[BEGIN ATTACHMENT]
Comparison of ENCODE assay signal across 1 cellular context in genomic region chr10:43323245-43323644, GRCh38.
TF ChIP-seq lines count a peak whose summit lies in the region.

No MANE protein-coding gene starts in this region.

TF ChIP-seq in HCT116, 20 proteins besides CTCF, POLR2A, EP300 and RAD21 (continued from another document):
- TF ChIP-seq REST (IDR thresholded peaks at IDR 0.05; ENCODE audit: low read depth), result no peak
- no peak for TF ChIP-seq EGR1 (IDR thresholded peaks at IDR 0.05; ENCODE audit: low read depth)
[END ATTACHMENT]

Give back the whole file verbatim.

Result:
Comparison of ENCODE assay signal across 1 cellular context in genomic region chr10:43323245-43323644, GRCh38.
TF ChIP-seq lines count a peak whose summit lies in the region.

No MANE protein-coding gene starts in this region.

TF ChIP-seq in HCT116, 20 proteins besides CTCF, POLR2A, EP300 and RAD21 (continued from another document):
- TF ChIP-seq REST (IDR thresholded peaks at IDR 0.05; ENCODE audit: low read depth), result no peak
- no peak for TF ChIP-seq EGR1 (IDR thresholded peaks at IDR 0.05; ENCODE audit: low read depth)